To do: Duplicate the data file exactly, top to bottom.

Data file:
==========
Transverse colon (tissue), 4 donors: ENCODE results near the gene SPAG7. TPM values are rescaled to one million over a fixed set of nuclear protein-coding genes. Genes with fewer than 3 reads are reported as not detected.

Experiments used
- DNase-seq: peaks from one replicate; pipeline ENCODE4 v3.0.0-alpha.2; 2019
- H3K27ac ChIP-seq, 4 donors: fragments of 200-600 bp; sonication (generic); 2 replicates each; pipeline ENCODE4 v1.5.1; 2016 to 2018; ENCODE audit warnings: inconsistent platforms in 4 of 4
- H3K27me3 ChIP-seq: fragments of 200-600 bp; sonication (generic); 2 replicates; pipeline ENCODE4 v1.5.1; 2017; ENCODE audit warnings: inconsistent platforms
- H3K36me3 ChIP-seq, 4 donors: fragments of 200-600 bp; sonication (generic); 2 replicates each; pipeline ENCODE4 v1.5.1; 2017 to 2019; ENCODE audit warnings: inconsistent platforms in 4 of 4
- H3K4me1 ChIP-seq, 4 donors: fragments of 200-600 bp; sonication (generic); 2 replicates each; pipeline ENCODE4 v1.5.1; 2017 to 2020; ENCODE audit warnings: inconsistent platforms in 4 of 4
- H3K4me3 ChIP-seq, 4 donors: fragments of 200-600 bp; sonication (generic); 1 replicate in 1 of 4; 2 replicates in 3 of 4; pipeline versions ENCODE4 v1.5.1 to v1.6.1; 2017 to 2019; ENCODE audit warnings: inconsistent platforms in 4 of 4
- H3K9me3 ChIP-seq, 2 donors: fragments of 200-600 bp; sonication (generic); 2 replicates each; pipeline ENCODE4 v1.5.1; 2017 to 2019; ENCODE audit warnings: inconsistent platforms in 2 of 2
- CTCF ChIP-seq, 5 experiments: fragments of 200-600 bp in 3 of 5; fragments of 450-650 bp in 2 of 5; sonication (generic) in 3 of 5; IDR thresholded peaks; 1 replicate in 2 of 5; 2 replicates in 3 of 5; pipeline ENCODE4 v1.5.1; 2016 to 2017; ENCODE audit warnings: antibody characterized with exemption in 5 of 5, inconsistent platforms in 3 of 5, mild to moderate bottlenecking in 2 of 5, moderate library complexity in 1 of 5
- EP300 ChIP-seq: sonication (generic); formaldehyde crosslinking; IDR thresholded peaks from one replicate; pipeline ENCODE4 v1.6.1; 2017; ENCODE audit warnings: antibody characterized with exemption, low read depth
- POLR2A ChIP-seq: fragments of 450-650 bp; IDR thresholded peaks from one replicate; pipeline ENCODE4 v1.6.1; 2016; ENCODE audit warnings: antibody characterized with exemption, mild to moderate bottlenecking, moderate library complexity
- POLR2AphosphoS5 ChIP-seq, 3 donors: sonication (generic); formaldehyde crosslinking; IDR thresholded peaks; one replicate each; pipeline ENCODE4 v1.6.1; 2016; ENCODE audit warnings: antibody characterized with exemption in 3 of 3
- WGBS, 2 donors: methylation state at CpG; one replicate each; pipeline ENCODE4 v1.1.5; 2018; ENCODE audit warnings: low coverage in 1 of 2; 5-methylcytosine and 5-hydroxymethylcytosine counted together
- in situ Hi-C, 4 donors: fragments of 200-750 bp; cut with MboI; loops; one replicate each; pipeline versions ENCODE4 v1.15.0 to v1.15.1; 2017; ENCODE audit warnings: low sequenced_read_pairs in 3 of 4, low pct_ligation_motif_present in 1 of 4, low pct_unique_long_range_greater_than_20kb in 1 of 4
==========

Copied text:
Transverse colon (tissue), 4 donors: ENCODE results near the gene SPAG7. TPM values are rescaled to one million over a fixed set of nuclear protein-coding genes. Genes with fewer than 3 reads are reported as not detected.

Experiments used
- DNase-seq: peaks from one replicate; pipeline ENCODE4 v3.0.0-alpha.2; 2019
- H3K27ac ChIP-seq, 4 donors: fragments of 200-600 bp; sonication (generic); 2 replicates each; pipeline ENCODE4 v1.5.1; 2016 to 2018; ENCODE audit warnings: inconsistent platforms in 4 of 4
- H3K27me3 ChIP-seq: fragments of 200-600 bp; sonication (generic); 2 replicates; pipeline ENCODE4 v1.5.1; 2017; ENCODE audit warnings: inconsistent platforms
- H3K36me3 ChIP-seq, 4 donors: fragments of 200-600 bp; sonication (generic); 2 replicates each; pipeline ENCODE4 v1.5.1; 2017 to 2019; ENCODE audit warnings: inconsistent platforms in 4 of 4
- H3K4me1 ChIP-seq, 4 donors: fragments of 200-600 bp; sonication (generic); 2 replicates each; pipeline ENCODE4 v1.5.1; 2017 to 2020; ENCODE audit warnings: inconsistent platforms in 4 of 4
- H3K4me3 ChIP-seq, 4 donors: fragments of 200-600 bp; sonication (generic); 1 replicate in 1 of 4; 2 replicates in 3 of 4; pipeline versions ENCODE4 v1.5.1 to v1.6.1; 2017 to 2019; ENCODE audit warnings: inconsistent platforms in 4 of 4
- H3K9me3 ChIP-seq, 2 donors: fragments of 200-600 bp; sonication (generic); 2 replicates each; pipeline ENCODE4 v1.5.1; 2017 to 2019; ENCODE audit warnings: inconsistent platforms in 2 of 2
- CTCF ChIP-seq, 5 experiments: fragments of 200-600 bp in 3 of 5; fragments of 450-650 bp in 2 of 5; sonication (generic) in 3 of 5; IDR thresholded peaks; 1 replicate in 2 of 5; 2 replicates in 3 of 5; pipeline ENCODE4 v1.5.1; 2016 to 2017; ENCODE audit warnings: antibody characterized with exemption in 5 of 5, inconsistent platforms in 3 of 5, mild to moderate bottlenecking in 2 of 5, moderate library complexity in 1 of 5
- EP300 ChIP-seq: sonication (generic); formaldehyde crosslinking; IDR thresholded peaks from one replicate; pipeline ENCODE4 v1.6.1; 2017; ENCODE audit warnings: antibody characterized with exemption, low read depth
- POLR2A ChIP-seq: fragments of 450-650 bp; IDR thresholded peaks from one replicate; pipeline ENCODE4 v1.6.1; 2016; ENCODE audit warnings: antibody characterized with exemption, mild to moderate bottlenecking, moderate library complexity
- POLR2AphosphoS5 ChIP-seq, 3 donors: sonication (generic); formaldehyde crosslinking; IDR thresholded peaks; one replicate each; pipeline ENCODE4 v1.6.1; 2016; ENCODE audit warnings: antibody characterized with exemption in 3 of 3
- WGBS, 2 donors: methylation state at CpG; one replicate each; pipeline ENCODE4 v1.1.5; 2018; ENCODE audit warnings: low coverage in 1 of 2; 5-methylcytosine and 5-hydroxymethylcytosine counted together
- in situ Hi-C, 4 donors: fragments of 200-750 bp; cut with MboI; loops; one replicate each; pipeline versions ENCODE4 v1.15.0 to v1.15.1; 2017; ENCODE audit warnings: low sequenced_read_pairs in 3 of 4, low pct_ligation_motif_present in 1 of 4, low pct_unique_long_range_greater_than_20kb in 1 of 4